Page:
November 22, 2005

IntelliJ IDEA 5.1: i18n

Last week we have started the EAP program for IntelliJ IDEA 5.1 (sometimes also called 5.0.3). The main new feature of the version 5.1 is the support for localization (possibility to translate the IntelliJ IDEA user interface into different languages). The EAP builds already contain a mostly complete Japanese localization.

Besides the localization support, it includes a number of new features as well; since most of the team was working on internatialization (i18n) during the development of version 5.1, it shouldn't come as a surprise that most of the new features are also related to i18n. (In fact, working on these features was quite a lot of fun: mostly everyone came up with ideas on improving the i18n support, and took part in implementing them. As a result, we got a much closer collaboration of developers on a small area of code. Some of the new features are literally a patchwork of changes made by different people on the team.)

When you are doing i18n work on a product of IDEA's size, your first goal becomes reducing the number of strings you need to look at from the i18n point of view, as much as possible. The traditional approach of marking every single line containing a string that does not need to be localized with a comment (//non-nls, //noi18n or something like that) was far too inefficient for our project size. Because of this, we came up with the @NonNls annotation for smarter marking of non-localizable items, and greatly extended its applicability in version 5.1. (The complete rules of using @NonNls could probably fill an entire blog post by themselves...)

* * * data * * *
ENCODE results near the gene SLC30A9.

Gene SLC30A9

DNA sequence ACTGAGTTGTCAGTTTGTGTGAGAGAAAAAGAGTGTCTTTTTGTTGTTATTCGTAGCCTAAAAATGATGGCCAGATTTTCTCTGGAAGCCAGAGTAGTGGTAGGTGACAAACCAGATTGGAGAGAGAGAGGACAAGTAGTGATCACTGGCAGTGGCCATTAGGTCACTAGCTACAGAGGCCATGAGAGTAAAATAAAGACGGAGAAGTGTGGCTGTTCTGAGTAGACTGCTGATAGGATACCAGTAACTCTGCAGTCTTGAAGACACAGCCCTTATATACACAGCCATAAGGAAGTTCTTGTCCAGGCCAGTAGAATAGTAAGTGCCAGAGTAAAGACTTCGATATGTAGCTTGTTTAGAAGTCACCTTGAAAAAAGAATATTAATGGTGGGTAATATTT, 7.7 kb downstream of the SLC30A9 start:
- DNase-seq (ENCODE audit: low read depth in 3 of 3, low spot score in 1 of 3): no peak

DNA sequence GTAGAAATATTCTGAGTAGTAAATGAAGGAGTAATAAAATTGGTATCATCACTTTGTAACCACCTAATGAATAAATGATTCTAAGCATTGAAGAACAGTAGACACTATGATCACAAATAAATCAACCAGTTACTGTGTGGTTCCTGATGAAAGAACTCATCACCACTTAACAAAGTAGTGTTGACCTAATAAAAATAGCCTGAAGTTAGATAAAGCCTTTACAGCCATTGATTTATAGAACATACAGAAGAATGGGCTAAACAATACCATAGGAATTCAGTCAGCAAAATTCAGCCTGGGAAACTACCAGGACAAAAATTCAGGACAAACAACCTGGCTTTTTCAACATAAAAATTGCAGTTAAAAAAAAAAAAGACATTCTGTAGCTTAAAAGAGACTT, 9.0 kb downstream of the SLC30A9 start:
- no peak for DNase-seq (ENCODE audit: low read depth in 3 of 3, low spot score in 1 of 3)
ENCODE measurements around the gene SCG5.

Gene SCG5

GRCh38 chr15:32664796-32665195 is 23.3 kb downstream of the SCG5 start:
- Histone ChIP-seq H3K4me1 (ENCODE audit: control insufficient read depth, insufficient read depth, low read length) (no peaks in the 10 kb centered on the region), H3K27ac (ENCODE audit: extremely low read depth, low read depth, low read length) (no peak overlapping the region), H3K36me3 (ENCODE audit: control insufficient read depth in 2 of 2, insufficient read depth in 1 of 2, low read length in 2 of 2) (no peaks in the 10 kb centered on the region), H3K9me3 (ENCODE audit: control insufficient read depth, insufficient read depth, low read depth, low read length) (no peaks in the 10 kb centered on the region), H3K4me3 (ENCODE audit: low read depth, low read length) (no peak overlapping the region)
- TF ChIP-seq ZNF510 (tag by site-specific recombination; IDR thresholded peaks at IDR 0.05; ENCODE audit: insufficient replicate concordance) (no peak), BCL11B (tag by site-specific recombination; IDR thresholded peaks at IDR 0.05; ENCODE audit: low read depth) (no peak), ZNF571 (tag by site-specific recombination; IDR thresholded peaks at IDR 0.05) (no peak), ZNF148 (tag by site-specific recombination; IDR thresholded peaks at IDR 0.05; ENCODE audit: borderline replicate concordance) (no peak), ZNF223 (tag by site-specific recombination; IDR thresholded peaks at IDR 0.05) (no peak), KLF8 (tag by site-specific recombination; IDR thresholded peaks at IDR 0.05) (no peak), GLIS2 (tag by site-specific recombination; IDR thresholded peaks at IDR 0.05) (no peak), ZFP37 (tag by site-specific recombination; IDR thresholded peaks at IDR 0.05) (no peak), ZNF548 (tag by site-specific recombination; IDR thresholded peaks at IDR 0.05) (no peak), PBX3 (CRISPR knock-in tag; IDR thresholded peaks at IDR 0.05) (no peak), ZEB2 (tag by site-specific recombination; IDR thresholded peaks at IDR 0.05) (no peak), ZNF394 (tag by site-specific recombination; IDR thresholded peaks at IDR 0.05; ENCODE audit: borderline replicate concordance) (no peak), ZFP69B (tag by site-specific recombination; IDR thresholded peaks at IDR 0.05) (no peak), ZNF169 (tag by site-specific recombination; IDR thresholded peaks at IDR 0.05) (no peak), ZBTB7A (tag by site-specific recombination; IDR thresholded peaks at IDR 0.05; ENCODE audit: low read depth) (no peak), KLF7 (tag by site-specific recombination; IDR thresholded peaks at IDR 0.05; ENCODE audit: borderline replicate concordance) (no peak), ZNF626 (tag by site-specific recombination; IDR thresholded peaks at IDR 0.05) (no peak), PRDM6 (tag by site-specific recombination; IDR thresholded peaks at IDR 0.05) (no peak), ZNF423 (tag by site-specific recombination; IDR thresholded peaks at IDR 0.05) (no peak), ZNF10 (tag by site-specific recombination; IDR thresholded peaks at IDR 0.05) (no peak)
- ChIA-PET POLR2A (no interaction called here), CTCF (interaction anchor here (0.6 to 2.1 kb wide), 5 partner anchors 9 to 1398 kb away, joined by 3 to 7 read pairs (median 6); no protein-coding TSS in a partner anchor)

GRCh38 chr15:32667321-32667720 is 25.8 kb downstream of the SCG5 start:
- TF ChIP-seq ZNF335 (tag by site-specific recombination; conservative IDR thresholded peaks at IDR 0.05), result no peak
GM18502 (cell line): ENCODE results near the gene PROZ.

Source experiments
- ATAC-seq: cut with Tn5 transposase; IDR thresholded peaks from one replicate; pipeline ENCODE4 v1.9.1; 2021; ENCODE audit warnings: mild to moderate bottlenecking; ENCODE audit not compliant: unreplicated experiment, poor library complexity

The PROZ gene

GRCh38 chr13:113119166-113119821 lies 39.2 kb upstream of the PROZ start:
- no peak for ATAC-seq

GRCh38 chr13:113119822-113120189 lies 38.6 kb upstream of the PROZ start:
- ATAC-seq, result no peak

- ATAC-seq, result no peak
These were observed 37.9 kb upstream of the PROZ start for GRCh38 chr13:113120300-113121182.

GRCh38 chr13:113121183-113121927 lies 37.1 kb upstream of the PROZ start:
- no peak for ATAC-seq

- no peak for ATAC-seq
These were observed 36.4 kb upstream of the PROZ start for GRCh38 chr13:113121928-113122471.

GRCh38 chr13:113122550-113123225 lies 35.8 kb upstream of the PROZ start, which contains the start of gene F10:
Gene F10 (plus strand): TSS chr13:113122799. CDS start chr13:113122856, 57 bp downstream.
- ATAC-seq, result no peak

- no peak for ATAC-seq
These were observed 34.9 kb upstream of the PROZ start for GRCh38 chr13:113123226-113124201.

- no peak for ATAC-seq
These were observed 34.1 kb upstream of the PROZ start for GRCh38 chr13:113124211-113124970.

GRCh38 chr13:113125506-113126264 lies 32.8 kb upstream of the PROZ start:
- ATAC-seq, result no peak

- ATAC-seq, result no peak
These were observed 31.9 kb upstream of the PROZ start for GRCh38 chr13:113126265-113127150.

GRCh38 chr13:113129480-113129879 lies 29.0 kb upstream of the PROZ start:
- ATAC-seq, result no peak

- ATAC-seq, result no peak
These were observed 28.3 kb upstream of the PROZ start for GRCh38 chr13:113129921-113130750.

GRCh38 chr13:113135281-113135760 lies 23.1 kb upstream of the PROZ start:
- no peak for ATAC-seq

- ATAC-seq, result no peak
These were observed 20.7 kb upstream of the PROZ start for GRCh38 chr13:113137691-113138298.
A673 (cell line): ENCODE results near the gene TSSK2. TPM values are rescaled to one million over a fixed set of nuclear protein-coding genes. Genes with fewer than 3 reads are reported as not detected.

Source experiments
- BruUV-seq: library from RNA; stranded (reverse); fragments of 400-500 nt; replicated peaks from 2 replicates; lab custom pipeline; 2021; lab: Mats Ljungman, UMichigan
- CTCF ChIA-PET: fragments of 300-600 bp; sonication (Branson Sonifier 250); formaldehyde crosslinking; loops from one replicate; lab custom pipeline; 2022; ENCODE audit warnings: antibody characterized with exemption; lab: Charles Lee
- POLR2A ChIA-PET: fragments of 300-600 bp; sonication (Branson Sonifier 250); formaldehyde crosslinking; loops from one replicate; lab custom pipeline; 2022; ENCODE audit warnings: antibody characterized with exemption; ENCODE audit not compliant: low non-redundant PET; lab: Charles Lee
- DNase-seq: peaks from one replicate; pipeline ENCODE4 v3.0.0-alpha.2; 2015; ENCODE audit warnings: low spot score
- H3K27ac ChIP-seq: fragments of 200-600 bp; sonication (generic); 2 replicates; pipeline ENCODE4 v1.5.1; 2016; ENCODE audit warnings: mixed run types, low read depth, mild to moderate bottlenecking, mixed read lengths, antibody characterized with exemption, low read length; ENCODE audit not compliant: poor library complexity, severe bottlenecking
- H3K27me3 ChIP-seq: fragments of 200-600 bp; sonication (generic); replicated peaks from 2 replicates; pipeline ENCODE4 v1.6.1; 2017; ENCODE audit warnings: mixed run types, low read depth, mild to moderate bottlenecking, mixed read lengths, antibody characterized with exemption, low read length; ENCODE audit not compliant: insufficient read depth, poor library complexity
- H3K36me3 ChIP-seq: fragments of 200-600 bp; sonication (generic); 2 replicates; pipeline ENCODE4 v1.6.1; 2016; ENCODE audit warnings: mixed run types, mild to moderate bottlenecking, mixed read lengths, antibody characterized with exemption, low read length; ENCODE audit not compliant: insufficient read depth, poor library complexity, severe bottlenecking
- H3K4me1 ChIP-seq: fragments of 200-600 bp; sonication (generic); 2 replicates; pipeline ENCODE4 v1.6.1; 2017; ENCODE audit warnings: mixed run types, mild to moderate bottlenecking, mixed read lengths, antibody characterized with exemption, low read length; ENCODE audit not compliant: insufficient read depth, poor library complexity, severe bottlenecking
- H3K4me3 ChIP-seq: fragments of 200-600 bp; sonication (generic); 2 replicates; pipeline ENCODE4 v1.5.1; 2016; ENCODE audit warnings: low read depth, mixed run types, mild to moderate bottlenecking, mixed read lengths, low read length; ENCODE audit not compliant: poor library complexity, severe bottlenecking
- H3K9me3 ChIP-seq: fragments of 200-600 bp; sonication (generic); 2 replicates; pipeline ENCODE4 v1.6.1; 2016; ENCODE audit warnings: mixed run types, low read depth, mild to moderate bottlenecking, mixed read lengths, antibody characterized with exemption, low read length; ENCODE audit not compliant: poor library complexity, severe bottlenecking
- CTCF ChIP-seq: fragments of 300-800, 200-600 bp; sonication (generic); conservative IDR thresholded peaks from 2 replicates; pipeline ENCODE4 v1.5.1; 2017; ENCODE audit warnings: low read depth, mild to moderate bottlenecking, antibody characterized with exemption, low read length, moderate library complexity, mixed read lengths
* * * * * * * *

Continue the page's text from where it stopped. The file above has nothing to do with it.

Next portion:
And the second goal is, of course, reducing the amount of work which needs to be done on every string which does need to be localized. Ideally, all that is needed is a simple Alt-Enter / Enter combination, but IDEA usually can't guess the most meaningful name for a property, so some typing is still required.

I'd like to highlight specifically two of the smarter features that we developed during our i18n work. The first is the "Annotate as @NonNls" quickfix.

The quickfix automatically looks at all the places where a @NonNls annotation can be added to remove the error, and allows to insert it with one click. In this example, you can annotate the parameter of the findFileByRelativePath method (if the string passed to this parameter is never something which needs to be translated), or annotate the homeDirectory variable (if the methods called on it can never accept something which needs to be translated). In this case, it's best to annotate the method parameter because the annotation will cover all other cases when a hard-coded string is passed to the method.

The second is the "I18nize concatenation" quickfix. Here's an example of the code before the quickfix:

And here's the same code after the quickfix, showing also the property created by the quickfix:

Notice how the constant part of the string got moved to a property, placeholders were automatically inserted for the variable parts, and even the apostrophes were correctly escaped according to the format string syntax.

Of course, the code template used by the quickfix is configurable, so if you use non-standard methods to load property strings or perform the formatting (as we do), you can configure it for your needs as well.

Smart, isn't it?

Posted by Dmitry Jemerov at November 22, 2005 11:27 PM
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